Digital data protection bill 2022: Big Brother meets big business
The new personal data protection bill is not about protecting user (read: citizen) data; it is a charter for ‘surveillance capitalism’
The newly minted data protection bill 2022 is a more bare-faced declaration of government intent than its predecessors, framed in 2019 and 2021. If the objective of the Personal Data Protection Bill 2019 was to give a legal framework to the Supreme Court’s Puttaswamy judgment (2017), which upheld privacy as a fundamental right, its new avatar, the draft Digital Personal Data Protection Bill 2022, allows the government to override this right at will.
The other objective of the new bill is to enable big business—both Indian and foreign—to mine our personal data to their advantage. So, the intent of the bill is the polar opposite of what it proclaims: while still invoking the citizen’s right to privacy, it is, in fact, granting the State unrestrained rights to violate that privacy at will. It is creating the architecture of an Orwellian surveillance state and promoting‘ surveillance capitalism’.
The 2019 bill was far from perfect. The Joint Parliamentary Committee had suggested 92 amendments to the proposed law. It went through extensive reviews, both in public and in Parliament. After all those consultations, in public and in the JPC, the bill was suddenly withdrawn, and a new draft bill is now in our midst for no apparent or clearly articulated reason. Those reasons, such as they are, become clear when you pore over the two bills side by side, see the pattern of additions and deletions, which show the direction of the new bill.
Let’s look at the big picture first. To protect the citizen’s privacy as a right, we need to first define what that right is and under what conditions the State may take away this right. The right to life or liberty of a citizen, for example, can be taken away by the State if s/he commits a heinous crime as judged by an independent judiciary. As we saw during the state of internal Emergency in 1975, allowing the government to exercise this right without any judicial review led to some of the worst excesses during the period.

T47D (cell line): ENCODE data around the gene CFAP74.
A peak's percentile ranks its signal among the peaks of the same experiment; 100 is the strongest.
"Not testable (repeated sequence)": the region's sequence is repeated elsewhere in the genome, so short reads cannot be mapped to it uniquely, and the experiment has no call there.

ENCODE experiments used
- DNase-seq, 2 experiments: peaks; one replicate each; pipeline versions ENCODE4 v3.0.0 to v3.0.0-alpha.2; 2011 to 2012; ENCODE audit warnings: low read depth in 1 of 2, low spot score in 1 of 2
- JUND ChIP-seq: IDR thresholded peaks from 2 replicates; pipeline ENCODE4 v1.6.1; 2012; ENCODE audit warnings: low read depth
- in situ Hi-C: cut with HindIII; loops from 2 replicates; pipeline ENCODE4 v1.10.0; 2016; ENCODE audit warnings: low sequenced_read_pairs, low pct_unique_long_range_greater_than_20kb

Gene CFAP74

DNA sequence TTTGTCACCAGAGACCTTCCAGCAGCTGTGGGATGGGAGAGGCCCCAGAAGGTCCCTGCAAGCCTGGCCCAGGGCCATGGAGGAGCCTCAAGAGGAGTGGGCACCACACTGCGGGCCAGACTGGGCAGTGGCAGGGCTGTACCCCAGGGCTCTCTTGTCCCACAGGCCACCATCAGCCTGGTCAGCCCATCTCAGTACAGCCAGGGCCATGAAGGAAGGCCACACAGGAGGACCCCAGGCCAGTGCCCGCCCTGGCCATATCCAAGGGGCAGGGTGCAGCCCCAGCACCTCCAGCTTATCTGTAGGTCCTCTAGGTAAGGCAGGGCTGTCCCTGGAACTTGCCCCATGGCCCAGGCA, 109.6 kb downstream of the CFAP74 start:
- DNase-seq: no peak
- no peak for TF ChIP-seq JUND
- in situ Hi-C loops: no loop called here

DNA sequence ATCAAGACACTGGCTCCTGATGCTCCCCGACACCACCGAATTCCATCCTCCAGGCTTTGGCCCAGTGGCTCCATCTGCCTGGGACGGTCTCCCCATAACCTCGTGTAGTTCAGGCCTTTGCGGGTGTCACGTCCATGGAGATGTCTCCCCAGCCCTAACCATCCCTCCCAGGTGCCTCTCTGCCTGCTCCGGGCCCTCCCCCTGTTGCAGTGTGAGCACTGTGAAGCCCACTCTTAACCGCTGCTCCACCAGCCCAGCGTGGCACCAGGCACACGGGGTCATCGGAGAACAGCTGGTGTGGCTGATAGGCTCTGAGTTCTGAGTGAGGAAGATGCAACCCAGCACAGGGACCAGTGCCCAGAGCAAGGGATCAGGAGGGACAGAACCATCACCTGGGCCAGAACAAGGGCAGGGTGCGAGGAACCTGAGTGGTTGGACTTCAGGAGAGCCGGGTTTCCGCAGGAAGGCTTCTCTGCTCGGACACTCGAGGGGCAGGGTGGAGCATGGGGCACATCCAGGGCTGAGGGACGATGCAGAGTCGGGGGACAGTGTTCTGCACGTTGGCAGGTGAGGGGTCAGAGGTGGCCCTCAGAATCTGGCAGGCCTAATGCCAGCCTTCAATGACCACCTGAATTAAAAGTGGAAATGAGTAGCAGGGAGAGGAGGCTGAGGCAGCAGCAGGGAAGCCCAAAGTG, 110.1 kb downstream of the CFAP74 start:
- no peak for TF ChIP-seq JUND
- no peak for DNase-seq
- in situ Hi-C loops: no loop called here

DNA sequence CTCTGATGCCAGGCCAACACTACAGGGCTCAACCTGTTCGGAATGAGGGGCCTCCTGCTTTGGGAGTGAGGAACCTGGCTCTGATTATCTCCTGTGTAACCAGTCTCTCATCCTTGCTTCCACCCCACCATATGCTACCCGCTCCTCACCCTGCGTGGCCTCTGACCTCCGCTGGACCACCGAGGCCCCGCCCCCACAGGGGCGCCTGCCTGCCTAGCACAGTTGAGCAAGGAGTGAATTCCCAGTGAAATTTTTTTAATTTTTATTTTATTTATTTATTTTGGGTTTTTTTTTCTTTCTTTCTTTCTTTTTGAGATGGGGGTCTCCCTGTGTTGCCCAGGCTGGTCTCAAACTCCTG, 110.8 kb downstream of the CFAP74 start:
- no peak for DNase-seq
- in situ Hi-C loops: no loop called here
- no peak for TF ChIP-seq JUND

A privacy law must, therefore, explicitly state under what conditions this fundamental right may be curtailed. Or, as the Puttaswamy judgment laid down, any such curtailment must meet the triple test of necessity, reasonability and proportionality. The other missing feature of the new bill is the provision for a sufficiently empowered regulatory body, which can independently assess if the grounds cited for a violation of the citizen’s right to privacy meets the triple test. On both these counts, the new Bill is overwhelmingly tilted in favour of the government and against the citizen.
Retired Supreme Court Justice B.N. Srikrishna had proposed a draft personal data protection bill in 2018. In a recent interview with The Hindu, he says that the draft 2022 bill allows ‘a coach and a horse to be driven through the right of privacy of the citizens’. According to him, the 2022 bill has completely abandoned the Puttaswamy judgment’s triple test.
Let us look at the regulatory authority envisaged in the 2022 Bill. The composition, qualifications, procedures of appointment, and tenure of the members of the Data Protection Board have all been delegated to subordinate legislation—called ‘rules’— to be decided by the government and taken out of the purview of Parliament. The board’s chairperson and members will be appointed and their tenures decided by the government. In other words, as Justice Srikrishna also points out, the Board will be a puppet of the government. The provision for an appellate tribunal, specified in the 2019 PDP bill, has also been dropped.
The 2022 bill is much shorter than its abandoned 2019 cousin: it contains only 30 sections against 98 in the 2019 version. Of these 30 clauses, as many as 18 have ‘the government may prescribe’ riders, which renders them meaningless as they stand today with nobody any wiser about what the government may prescribe.
The draft bill also empowers the government to exempt its agencies from the provisions of the bill whenever it pleases through a simple notification on grounds of ‘national security’. This is in addition to the powers government agencies already have to intercept our communications —telephone or data—via the IT Act.
The 2022 Bill starts, as did the older versions, by defining a ‘data principal’ and a ‘data fiduciary’. Let’s focus here on the citizen as data principal.